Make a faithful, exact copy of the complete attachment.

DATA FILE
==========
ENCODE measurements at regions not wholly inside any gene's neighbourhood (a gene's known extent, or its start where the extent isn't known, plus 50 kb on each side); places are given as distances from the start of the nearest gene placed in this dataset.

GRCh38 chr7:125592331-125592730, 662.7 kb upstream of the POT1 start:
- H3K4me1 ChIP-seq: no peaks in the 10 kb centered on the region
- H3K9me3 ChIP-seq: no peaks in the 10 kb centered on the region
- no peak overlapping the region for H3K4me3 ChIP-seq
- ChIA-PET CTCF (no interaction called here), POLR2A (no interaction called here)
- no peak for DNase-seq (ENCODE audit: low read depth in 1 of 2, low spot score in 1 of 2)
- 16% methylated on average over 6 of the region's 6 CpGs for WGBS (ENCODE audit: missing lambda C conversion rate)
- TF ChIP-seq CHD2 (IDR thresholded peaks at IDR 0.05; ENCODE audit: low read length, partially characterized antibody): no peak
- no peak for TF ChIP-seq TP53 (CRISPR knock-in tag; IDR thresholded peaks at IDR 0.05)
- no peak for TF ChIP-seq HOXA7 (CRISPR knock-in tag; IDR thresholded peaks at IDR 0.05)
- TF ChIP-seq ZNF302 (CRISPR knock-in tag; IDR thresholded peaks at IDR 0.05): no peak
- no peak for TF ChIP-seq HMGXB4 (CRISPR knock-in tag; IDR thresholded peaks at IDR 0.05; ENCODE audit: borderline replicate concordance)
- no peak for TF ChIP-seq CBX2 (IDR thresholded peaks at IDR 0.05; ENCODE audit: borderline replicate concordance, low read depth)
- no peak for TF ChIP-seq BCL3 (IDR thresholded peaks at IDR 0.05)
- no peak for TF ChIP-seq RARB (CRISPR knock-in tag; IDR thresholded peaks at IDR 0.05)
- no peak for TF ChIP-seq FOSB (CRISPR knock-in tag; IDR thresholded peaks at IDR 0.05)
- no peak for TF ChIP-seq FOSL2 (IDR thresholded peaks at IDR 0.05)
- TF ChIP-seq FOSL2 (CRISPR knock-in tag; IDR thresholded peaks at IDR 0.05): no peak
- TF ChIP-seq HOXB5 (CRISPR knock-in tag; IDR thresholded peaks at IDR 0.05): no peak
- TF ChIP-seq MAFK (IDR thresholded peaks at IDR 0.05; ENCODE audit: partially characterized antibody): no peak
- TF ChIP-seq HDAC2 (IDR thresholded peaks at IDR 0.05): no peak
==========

ENCODE measurements at regions not wholly inside any gene's neighbourhood (a gene's known extent, or its start where the extent isn't known, plus 50 kb on each side); places are given as distances from the start of the nearest gene placed in this dataset.

GRCh38 chr7:125592331-125592730, 662.7 kb upstream of the POT1 start:
- H3K4me1 ChIP-seq: no peaks in the 10 kb centered on the region
- H3K9me3 ChIP-seq: no peaks in the 10 kb centered on the region
- no peak overlapping the region for H3K4me3 ChIP-seq
- ChIA-PET CTCF (no interaction called here), POLR2A (no interaction called here)
- no peak for DNase-seq (ENCODE audit: low read depth in 1 of 2, low spot score in 1 of 2)
- 16% methylated on average over 6 of the region's 6 CpGs for WGBS (ENCODE audit: missing lambda C conversion rate)
- TF ChIP-seq CHD2 (IDR thresholded peaks at IDR 0.05; ENCODE audit: low read length, partially characterized antibody): no peak
- no peak for TF ChIP-seq TP53 (CRISPR knock-in tag; IDR thresholded peaks at IDR 0.05)
- no peak for TF ChIP-seq HOXA7 (CRISPR knock-in tag; IDR thresholded peaks at IDR 0.05)
- TF ChIP-seq ZNF302 (CRISPR knock-in tag; IDR thresholded peaks at IDR 0.05): no peak
- no peak for TF ChIP-seq HMGXB4 (CRISPR knock-in tag; IDR thresholded peaks at IDR 0.05; ENCODE audit: borderline replicate concordance)
- no peak for TF ChIP-seq CBX2 (IDR thresholded peaks at IDR 0.05; ENCODE audit: borderline replicate concordance, low read depth)
- no peak for TF ChIP-seq BCL3 (IDR thresholded peaks at IDR 0.05)
- no peak for TF ChIP-seq RARB (CRISPR knock-in tag; IDR thresholded peaks at IDR 0.05)
- no peak for TF ChIP-seq FOSB (CRISPR knock-in tag; IDR thresholded peaks at IDR 0.05)
- no peak for TF ChIP-seq FOSL2 (IDR thresholded peaks at IDR 0.05)
- TF ChIP-seq FOSL2 (CRISPR knock-in tag; IDR thresholded peaks at IDR 0.05): no peak
- TF ChIP-seq HOXB5 (CRISPR knock-in tag; IDR thresholded peaks at IDR 0.05): no peak
- TF ChIP-seq MAFK (IDR thresholded peaks at IDR 0.05; ENCODE audit: partially characterized antibody): no peak
- TF ChIP-seq HDAC2 (IDR thresholded peaks at IDR 0.05): no peak